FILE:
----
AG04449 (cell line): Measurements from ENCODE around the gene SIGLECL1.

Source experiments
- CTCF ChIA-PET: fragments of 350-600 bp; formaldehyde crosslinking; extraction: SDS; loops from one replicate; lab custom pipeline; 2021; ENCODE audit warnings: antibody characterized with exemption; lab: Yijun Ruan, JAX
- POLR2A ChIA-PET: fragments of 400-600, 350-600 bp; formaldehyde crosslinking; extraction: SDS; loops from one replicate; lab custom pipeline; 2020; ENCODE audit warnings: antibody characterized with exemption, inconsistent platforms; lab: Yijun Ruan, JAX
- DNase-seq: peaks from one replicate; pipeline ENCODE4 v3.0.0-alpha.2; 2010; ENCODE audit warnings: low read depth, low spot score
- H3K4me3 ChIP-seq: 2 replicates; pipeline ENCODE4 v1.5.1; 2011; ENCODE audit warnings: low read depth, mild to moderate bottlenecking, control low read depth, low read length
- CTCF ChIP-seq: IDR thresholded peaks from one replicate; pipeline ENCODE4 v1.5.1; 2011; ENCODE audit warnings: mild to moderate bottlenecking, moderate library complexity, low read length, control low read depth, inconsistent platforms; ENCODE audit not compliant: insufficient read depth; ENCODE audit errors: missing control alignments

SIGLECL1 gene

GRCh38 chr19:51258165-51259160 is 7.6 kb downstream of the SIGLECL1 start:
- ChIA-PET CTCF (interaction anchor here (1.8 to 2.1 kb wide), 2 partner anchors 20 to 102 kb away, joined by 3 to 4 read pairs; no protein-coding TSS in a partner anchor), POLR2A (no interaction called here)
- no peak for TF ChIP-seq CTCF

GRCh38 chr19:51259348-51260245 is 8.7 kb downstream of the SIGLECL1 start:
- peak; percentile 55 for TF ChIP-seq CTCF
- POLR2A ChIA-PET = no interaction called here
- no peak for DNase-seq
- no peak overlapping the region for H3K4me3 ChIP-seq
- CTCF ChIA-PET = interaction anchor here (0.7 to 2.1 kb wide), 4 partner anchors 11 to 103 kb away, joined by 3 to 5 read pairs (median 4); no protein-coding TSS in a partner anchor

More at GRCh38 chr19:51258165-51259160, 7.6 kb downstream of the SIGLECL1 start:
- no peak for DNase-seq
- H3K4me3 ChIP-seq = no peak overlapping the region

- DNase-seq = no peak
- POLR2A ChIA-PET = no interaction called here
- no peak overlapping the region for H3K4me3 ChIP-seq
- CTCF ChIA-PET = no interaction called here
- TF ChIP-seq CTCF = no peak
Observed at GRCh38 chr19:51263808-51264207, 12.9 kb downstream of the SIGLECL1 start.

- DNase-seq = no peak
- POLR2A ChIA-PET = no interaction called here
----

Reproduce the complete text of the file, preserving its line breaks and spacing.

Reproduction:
AG04449 (cell line): Measurements from ENCODE around the gene SIGLECL1.

Source experiments
- CTCF ChIA-PET: fragments of 350-600 bp; formaldehyde crosslinking; extraction: SDS; loops from one replicate; lab custom pipeline; 2021; ENCODE audit warnings: antibody characterized with exemption; lab: Yijun Ruan, JAX
- POLR2A ChIA-PET: fragments of 400-600, 350-600 bp; formaldehyde crosslinking; extraction: SDS; loops from one replicate; lab custom pipeline; 2020; ENCODE audit warnings: antibody characterized with exemption, inconsistent platforms; lab: Yijun Ruan, JAX
- DNase-seq: peaks from one replicate; pipeline ENCODE4 v3.0.0-alpha.2; 2010; ENCODE audit warnings: low read depth, low spot score
- H3K4me3 ChIP-seq: 2 replicates; pipeline ENCODE4 v1.5.1; 2011; ENCODE audit warnings: low read depth, mild to moderate bottlenecking, control low read depth, low read length
- CTCF ChIP-seq: IDR thresholded peaks from one replicate; pipeline ENCODE4 v1.5.1; 2011; ENCODE audit warnings: mild to moderate bottlenecking, moderate library complexity, low read length, control low read depth, inconsistent platforms; ENCODE audit not compliant: insufficient read depth; ENCODE audit errors: missing control alignments

SIGLECL1 gene

GRCh38 chr19:51258165-51259160 is 7.6 kb downstream of the SIGLECL1 start:
- ChIA-PET CTCF (interaction anchor here (1.8 to 2.1 kb wide), 2 partner anchors 20 to 102 kb away, joined by 3 to 4 read pairs; no protein-coding TSS in a partner anchor), POLR2A (no interaction called here)
- no peak for TF ChIP-seq CTCF

GRCh38 chr19:51259348-51260245 is 8.7 kb downstream of the SIGLECL1 start:
- peak; percentile 55 for TF ChIP-seq CTCF
- POLR2A ChIA-PET = no interaction called here
- no peak for DNase-seq
- no peak overlapping the region for H3K4me3 ChIP-seq
- CTCF ChIA-PET = interaction anchor here (0.7 to 2.1 kb wide), 4 partner anchors 11 to 103 kb away, joined by 3 to 5 read pairs (median 4); no protein-coding TSS in a partner anchor

More at GRCh38 chr19:51258165-51259160, 7.6 kb downstream of the SIGLECL1 start:
- no peak for DNase-seq
- H3K4me3 ChIP-seq = no peak overlapping the region

- DNase-seq = no peak
- POLR2A ChIA-PET = no interaction called here
- no peak overlapping the region for H3K4me3 ChIP-seq
- CTCF ChIA-PET = no interaction called here
- TF ChIP-seq CTCF = no peak
Observed at GRCh38 chr19:51263808-51264207, 12.9 kb downstream of the SIGLECL1 start.

- DNase-seq = no peak
- POLR2A ChIA-PET = no interaction called here